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I am seeking advice on whether or not to buy a 07-10 335i to replace the Toyota Tacoma that I Currently daily. I love having a truck but the gas and parking situation living in Santa Monica just doesn***8217;t make much sense. The one thing is that the truck is loaded with options, and resale value will bring anywhere from 15-19k I would guess. I know you can build out really sweet 335i setups for relatively cheap. My only worry is leaving the loving embrace of Japanese reliability (I***8217;ve only ever had to change oil and brakes) for a much more notoriously unreliable car. I love working on cars and have done a lot of work on classic cars and other cars in highschool, so I***8217;m thinking I can tackle many of the upgrades/ maintenance myself. My question to the forum is am I making a mistake building out an e92? Or should I go for it and try to make something really cool? I***8217;d love any feedback.
 

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BMWs are relatively high maintenance cars. Now, “relatively high” is an indeterminate term. For someone coming from a Toyota you will likely find an E90 to be high maintenance. The 335 was BMWs first turbo charged car. First attempts are typically fraught with issues. The early 335 cars had an issue with the vacuum controlled waste gate actuators. BMW went to an electronically control actuator later. See if there are maintenance records showing that the actuator has been replaced. I don’t think there was a retrofit of the electronically control actuator, but there may have been an improved version if the vacuum controlled unit.

I bet you’re looking for a car with an automatic transmission. BMW used to tout “lifetime fluids.” It was a marketing ploy and not a maintenance philosophy. I kid that lifetime fluid means that the automatic transmission blew up at 157k miles but still had its factory fluid. The automatic transmission fluid and filter need to be changed every 60k miles, as a minimum. Btw, all 5 of my bimmers have had a manual transmission. Moral of this paragraph: check the maintenance records for automatic transmission fluid and filter changes.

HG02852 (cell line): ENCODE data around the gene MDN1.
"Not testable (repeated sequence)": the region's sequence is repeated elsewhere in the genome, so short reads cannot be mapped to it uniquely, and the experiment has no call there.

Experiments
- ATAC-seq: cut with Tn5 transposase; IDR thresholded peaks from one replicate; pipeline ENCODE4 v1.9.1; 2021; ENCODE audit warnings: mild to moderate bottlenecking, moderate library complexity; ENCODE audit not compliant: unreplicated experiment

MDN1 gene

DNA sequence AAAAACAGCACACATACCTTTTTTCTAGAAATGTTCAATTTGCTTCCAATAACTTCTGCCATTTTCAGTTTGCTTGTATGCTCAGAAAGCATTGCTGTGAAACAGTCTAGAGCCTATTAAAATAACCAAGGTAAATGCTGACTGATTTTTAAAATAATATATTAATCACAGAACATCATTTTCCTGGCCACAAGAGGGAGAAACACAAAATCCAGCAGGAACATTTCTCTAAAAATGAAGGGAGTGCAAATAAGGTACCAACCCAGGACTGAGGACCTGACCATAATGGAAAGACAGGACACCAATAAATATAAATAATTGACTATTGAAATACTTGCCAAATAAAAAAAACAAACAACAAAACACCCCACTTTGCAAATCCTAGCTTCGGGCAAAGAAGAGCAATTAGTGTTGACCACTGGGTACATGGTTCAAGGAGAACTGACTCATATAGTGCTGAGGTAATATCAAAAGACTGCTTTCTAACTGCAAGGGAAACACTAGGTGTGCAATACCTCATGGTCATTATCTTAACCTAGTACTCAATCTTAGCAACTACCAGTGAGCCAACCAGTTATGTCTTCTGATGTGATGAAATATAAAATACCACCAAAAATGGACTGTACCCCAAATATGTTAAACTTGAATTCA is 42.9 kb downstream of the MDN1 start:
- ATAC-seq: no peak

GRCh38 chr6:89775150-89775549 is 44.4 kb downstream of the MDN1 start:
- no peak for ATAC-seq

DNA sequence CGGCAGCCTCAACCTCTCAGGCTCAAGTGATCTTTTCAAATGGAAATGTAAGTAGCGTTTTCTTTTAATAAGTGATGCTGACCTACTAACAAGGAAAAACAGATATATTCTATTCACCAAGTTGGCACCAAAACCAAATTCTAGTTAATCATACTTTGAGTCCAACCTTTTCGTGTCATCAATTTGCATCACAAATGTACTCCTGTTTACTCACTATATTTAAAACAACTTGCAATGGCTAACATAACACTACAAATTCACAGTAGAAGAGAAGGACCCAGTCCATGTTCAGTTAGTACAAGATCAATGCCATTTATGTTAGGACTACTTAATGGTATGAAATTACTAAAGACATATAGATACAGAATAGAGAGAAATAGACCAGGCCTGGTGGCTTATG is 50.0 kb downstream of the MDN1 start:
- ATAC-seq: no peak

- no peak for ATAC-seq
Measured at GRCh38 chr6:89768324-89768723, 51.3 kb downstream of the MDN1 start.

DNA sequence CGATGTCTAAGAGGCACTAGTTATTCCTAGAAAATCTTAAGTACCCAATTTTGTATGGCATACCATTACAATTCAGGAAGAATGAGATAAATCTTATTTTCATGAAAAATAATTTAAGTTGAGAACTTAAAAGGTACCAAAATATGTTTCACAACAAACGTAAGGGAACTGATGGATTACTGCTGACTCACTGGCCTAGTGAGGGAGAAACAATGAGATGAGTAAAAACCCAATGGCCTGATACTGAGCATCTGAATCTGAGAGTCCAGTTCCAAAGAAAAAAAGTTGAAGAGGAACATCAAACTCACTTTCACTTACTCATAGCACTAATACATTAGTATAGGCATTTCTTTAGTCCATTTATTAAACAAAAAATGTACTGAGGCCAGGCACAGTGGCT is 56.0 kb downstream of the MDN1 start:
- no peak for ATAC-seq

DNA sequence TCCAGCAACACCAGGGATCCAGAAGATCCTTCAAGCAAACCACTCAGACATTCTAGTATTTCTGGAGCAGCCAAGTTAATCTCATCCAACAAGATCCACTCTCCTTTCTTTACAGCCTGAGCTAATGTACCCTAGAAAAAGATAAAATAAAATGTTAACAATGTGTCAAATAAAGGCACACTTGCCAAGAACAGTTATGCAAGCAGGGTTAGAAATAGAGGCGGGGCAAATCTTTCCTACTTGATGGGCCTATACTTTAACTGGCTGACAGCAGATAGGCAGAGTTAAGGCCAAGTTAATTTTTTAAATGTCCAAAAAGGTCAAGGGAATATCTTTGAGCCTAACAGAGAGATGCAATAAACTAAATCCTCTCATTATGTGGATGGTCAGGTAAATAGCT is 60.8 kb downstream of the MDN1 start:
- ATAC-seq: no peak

When you do find a bimmer that tickles your fancy have it undergo a pre-purchase inspection (PPI) performed by a reputable indie shop that specializes in bimmers. Try www.bimrs.org to find a shop near you. You live in the LA area so expect to pay upwards of $250 for the PPI. It’ll be money well spent.
 

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Discussion Starter #3
Thank you so much for the detailed advice! I feel like I should add more about my situation. I***8217;m not too worried about things breaking, alrthough the goal would be to try and prevent as much as possible. I***8217;ve compiled a list of things that usually break on the e92 platform (waste gates, HPFP, etc.) and I was thinking that I was planning on upgrading all these things to new parts or performance parts. Would that combat the issue of unreliability or make it worse? Tools and parts aren***8217;t a huge worry of mine since my dad works for Harbor Freight Tools and my colleague gets wholesale bmw parts from his shop. Either way, I guess I kind of want a car I can upgrade and baby again, while still daily it and not regret leaving the Japanese.
 

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Then find the car that trips your trigger. Again, have the car undergo a PPI before you buy it. Also, make sure it can pass the CA emissions tests as fixing emissions issues gets expensive quickly. The big items are the catalytic converters. Have the shop that does the PPI write down how much $ it’ll take to fix each problem. This will give you some leverage when negotiating the price. I know the LA has a ton of shops that supposedly specialize in bimmers, so check the website of the local chapter of the BMWCCA for recommendations and shops to avoid. You’ll need to get software to properly diagnose issues. Go to bimmer forums and check the software sub-forum. These cars are rolling computers and fixing a problem without the right software is futile.
 
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